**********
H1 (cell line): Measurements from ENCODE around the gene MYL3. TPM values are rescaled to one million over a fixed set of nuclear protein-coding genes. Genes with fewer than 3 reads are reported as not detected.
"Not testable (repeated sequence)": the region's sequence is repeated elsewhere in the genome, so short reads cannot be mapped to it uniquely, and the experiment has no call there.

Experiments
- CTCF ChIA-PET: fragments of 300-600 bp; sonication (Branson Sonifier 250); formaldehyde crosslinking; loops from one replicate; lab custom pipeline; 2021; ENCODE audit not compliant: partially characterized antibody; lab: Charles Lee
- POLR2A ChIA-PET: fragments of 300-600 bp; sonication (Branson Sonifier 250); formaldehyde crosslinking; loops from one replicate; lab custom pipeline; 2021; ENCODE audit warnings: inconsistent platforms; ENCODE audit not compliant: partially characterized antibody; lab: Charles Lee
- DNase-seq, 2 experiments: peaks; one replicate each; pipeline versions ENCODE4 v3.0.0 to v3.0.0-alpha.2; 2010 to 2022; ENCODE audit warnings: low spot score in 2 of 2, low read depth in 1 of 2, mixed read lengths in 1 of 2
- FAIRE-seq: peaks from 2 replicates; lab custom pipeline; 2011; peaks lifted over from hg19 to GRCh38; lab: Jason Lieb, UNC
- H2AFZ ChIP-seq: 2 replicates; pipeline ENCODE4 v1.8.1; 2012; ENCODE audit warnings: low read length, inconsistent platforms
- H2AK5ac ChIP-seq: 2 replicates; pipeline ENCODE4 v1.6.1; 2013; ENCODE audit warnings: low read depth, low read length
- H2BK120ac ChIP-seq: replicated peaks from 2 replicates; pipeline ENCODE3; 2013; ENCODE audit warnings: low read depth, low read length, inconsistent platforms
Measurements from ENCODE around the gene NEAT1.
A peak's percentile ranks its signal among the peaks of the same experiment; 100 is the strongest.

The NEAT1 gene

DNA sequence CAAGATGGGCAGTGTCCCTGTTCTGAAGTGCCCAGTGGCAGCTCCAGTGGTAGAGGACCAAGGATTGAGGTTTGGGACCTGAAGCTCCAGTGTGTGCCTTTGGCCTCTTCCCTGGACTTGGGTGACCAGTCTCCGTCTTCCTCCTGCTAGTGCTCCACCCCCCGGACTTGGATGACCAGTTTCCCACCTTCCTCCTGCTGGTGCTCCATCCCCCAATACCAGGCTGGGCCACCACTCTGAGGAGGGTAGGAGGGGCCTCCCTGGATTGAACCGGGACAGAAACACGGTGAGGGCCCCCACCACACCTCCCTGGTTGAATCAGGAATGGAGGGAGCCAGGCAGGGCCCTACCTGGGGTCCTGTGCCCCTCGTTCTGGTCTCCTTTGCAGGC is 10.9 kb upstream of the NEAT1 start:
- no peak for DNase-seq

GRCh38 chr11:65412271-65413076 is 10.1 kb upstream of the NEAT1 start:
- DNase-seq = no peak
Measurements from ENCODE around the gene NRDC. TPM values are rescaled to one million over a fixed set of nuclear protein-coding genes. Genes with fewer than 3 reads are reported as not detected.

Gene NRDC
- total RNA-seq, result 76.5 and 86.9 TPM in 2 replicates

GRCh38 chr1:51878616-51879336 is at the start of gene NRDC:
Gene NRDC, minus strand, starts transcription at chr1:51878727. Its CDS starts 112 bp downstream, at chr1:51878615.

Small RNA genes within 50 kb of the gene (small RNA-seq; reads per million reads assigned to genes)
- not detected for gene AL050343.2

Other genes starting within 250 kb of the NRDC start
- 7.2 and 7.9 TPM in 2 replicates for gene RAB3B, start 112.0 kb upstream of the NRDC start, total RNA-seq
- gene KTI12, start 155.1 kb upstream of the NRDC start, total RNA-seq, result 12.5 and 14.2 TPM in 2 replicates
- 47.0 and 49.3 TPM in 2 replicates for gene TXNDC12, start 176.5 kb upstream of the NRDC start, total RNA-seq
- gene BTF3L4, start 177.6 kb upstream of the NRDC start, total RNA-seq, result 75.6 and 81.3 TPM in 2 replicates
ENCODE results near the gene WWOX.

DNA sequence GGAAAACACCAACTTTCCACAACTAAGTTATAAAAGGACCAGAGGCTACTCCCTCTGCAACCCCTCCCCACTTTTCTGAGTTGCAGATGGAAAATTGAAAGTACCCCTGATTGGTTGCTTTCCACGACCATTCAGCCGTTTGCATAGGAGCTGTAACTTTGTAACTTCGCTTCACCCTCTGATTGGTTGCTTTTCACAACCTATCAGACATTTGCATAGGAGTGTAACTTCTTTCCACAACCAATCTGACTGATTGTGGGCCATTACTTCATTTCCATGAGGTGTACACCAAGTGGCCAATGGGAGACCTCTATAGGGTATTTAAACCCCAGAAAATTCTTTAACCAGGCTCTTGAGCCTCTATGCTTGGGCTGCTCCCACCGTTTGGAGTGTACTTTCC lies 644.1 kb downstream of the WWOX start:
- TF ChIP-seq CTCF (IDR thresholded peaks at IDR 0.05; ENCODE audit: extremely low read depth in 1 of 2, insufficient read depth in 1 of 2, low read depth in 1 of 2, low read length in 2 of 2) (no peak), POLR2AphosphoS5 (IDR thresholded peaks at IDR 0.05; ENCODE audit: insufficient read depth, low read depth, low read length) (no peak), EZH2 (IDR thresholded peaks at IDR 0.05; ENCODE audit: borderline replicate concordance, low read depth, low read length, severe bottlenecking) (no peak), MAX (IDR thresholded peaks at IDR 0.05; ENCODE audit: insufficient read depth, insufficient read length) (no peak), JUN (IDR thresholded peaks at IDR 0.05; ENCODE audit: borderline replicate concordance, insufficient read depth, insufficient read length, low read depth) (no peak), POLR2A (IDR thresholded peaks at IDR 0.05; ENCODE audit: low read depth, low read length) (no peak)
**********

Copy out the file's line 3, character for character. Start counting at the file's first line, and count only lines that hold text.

Experiments